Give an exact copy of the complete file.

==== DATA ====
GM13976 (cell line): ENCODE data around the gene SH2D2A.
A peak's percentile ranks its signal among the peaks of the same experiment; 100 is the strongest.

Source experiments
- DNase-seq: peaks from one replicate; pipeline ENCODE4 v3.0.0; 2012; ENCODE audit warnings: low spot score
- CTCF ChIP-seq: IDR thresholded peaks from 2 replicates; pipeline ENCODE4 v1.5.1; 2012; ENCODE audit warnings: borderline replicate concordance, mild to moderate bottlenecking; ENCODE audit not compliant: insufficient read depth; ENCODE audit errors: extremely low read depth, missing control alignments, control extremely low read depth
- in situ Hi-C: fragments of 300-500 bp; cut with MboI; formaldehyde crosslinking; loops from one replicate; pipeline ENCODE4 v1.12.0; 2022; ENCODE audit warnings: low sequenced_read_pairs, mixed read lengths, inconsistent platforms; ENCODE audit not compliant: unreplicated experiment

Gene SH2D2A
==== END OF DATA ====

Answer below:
GM13976 (cell line): ENCODE data around the gene SH2D2A.
A peak's percentile ranks its signal among the peaks of the same experiment; 100 is the strongest.

Source experiments
- DNase-seq: peaks from one replicate; pipeline ENCODE4 v3.0.0; 2012; ENCODE audit warnings: low spot score
- CTCF ChIP-seq: IDR thresholded peaks from 2 replicates; pipeline ENCODE4 v1.5.1; 2012; ENCODE audit warnings: borderline replicate concordance, mild to moderate bottlenecking; ENCODE audit not compliant: insufficient read depth; ENCODE audit errors: extremely low read depth, missing control alignments, control extremely low read depth
- in situ Hi-C: fragments of 300-500 bp; cut with MboI; formaldehyde crosslinking; loops from one replicate; pipeline ENCODE4 v1.12.0; 2022; ENCODE audit warnings: low sequenced_read_pairs, mixed read lengths, inconsistent platforms; ENCODE audit not compliant: unreplicated experiment

Gene SH2D2A